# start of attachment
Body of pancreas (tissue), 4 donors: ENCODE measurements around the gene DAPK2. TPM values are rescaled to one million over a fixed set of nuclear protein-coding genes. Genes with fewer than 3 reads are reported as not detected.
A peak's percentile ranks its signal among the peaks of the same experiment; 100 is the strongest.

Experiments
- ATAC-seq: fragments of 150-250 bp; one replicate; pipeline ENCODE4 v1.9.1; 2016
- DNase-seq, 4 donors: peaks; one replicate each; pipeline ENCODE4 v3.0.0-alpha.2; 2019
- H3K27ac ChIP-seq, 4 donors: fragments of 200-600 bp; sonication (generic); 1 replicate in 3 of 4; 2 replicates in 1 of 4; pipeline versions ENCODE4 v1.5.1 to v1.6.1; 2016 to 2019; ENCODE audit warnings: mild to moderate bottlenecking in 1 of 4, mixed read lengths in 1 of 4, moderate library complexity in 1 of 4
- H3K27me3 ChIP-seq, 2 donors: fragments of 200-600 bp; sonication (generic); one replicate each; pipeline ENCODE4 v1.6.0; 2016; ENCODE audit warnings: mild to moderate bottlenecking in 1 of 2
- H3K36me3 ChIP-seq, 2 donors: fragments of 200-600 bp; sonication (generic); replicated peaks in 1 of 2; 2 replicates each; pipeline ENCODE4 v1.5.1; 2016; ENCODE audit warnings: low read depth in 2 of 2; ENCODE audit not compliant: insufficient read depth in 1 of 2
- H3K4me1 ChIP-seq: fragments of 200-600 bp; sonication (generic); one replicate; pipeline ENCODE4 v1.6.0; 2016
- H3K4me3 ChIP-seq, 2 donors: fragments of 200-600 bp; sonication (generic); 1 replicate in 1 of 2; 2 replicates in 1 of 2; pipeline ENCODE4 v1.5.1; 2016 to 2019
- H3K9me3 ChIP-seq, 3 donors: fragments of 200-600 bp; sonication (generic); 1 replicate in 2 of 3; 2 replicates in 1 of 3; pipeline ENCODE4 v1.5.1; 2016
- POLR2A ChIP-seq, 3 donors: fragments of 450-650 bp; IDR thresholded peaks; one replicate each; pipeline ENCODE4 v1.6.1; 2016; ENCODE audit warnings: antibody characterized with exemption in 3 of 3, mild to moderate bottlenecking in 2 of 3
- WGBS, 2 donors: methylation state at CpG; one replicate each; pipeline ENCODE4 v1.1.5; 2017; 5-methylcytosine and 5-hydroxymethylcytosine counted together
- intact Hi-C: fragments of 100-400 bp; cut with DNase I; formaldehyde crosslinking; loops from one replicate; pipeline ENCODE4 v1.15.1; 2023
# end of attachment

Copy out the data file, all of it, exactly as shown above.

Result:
Body of pancreas (tissue), 4 donors: ENCODE measurements around the gene DAPK2. TPM values are rescaled to one million over a fixed set of nuclear protein-coding genes. Genes with fewer than 3 reads are reported as not detected.
A peak's percentile ranks its signal among the peaks of the same experiment; 100 is the strongest.

Experiments
- ATAC-seq: fragments of 150-250 bp; one replicate; pipeline ENCODE4 v1.9.1; 2016
- DNase-seq, 4 donors: peaks; one replicate each; pipeline ENCODE4 v3.0.0-alpha.2; 2019
- H3K27ac ChIP-seq, 4 donors: fragments of 200-600 bp; sonication (generic); 1 replicate in 3 of 4; 2 replicates in 1 of 4; pipeline versions ENCODE4 v1.5.1 to v1.6.1; 2016 to 2019; ENCODE audit warnings: mild to moderate bottlenecking in 1 of 4, mixed read lengths in 1 of 4, moderate library complexity in 1 of 4
- H3K27me3 ChIP-seq, 2 donors: fragments of 200-600 bp; sonication (generic); one replicate each; pipeline ENCODE4 v1.6.0; 2016; ENCODE audit warnings: mild to moderate bottlenecking in 1 of 2
- H3K36me3 ChIP-seq, 2 donors: fragments of 200-600 bp; sonication (generic); replicated peaks in 1 of 2; 2 replicates each; pipeline ENCODE4 v1.5.1; 2016; ENCODE audit warnings: low read depth in 2 of 2; ENCODE audit not compliant: insufficient read depth in 1 of 2
- H3K4me1 ChIP-seq: fragments of 200-600 bp; sonication (generic); one replicate; pipeline ENCODE4 v1.6.0; 2016
- H3K4me3 ChIP-seq, 2 donors: fragments of 200-600 bp; sonication (generic); 1 replicate in 1 of 2; 2 replicates in 1 of 2; pipeline ENCODE4 v1.5.1; 2016 to 2019
- H3K9me3 ChIP-seq, 3 donors: fragments of 200-600 bp; sonication (generic); 1 replicate in 2 of 3; 2 replicates in 1 of 3; pipeline ENCODE4 v1.5.1; 2016
- POLR2A ChIP-seq, 3 donors: fragments of 450-650 bp; IDR thresholded peaks; one replicate each; pipeline ENCODE4 v1.6.1; 2016; ENCODE audit warnings: antibody characterized with exemption in 3 of 3, mild to moderate bottlenecking in 2 of 3
- WGBS, 2 donors: methylation state at CpG; one replicate each; pipeline ENCODE4 v1.1.5; 2017; 5-methylcytosine and 5-hydroxymethylcytosine counted together
- intact Hi-C: fragments of 100-400 bp; cut with DNase I; formaldehyde crosslinking; loops from one replicate; pipeline ENCODE4 v1.15.1; 2023